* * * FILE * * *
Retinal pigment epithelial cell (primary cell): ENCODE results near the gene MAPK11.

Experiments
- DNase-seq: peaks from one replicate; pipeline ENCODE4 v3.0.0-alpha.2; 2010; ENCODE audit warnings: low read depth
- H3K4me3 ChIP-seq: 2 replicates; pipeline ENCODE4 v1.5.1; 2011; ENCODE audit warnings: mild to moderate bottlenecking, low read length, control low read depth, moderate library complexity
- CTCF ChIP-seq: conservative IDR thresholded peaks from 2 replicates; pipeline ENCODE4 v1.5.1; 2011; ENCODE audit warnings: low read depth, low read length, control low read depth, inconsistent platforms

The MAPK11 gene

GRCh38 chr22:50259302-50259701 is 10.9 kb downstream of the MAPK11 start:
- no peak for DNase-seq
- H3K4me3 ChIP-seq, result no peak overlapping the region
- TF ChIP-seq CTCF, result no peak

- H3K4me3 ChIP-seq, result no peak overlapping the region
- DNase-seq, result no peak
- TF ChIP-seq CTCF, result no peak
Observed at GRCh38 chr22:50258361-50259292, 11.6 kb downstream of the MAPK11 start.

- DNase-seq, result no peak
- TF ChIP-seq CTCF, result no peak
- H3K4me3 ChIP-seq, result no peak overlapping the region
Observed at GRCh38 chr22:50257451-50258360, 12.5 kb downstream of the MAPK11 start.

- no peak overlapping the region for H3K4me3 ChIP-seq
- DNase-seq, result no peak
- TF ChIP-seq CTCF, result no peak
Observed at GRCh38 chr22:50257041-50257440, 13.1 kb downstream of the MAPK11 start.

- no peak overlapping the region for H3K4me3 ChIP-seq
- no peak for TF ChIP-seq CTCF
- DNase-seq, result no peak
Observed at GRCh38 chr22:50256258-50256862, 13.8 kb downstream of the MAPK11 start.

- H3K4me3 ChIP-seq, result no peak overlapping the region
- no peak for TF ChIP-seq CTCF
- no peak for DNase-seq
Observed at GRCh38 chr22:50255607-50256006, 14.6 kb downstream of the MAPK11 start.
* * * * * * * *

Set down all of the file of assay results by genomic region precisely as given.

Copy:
Retinal pigment epithelial cell (primary cell): ENCODE results near the gene MAPK11.

Experiments
- DNase-seq: peaks from one replicate; pipeline ENCODE4 v3.0.0-alpha.2; 2010; ENCODE audit warnings: low read depth
- H3K4me3 ChIP-seq: 2 replicates; pipeline ENCODE4 v1.5.1; 2011; ENCODE audit warnings: mild to moderate bottlenecking, low read length, control low read depth, moderate library complexity
- CTCF ChIP-seq: conservative IDR thresholded peaks from 2 replicates; pipeline ENCODE4 v1.5.1; 2011; ENCODE audit warnings: low read depth, low read length, control low read depth, inconsistent platforms

The MAPK11 gene

GRCh38 chr22:50259302-50259701 is 10.9 kb downstream of the MAPK11 start:
- no peak for DNase-seq
- H3K4me3 ChIP-seq, result no peak overlapping the region
- TF ChIP-seq CTCF, result no peak

- H3K4me3 ChIP-seq, result no peak overlapping the region
- DNase-seq, result no peak
- TF ChIP-seq CTCF, result no peak
Observed at GRCh38 chr22:50258361-50259292, 11.6 kb downstream of the MAPK11 start.

- DNase-seq, result no peak
- TF ChIP-seq CTCF, result no peak
- H3K4me3 ChIP-seq, result no peak overlapping the region
Observed at GRCh38 chr22:50257451-50258360, 12.5 kb downstream of the MAPK11 start.

- no peak overlapping the region for H3K4me3 ChIP-seq
- DNase-seq, result no peak
- TF ChIP-seq CTCF, result no peak
Observed at GRCh38 chr22:50257041-50257440, 13.1 kb downstream of the MAPK11 start.

- no peak overlapping the region for H3K4me3 ChIP-seq
- no peak for TF ChIP-seq CTCF
- DNase-seq, result no peak
Observed at GRCh38 chr22:50256258-50256862, 13.8 kb downstream of the MAPK11 start.

- H3K4me3 ChIP-seq, result no peak overlapping the region
- no peak for TF ChIP-seq CTCF
- no peak for DNase-seq
Observed at GRCh38 chr22:50255607-50256006, 14.6 kb downstream of the MAPK11 start.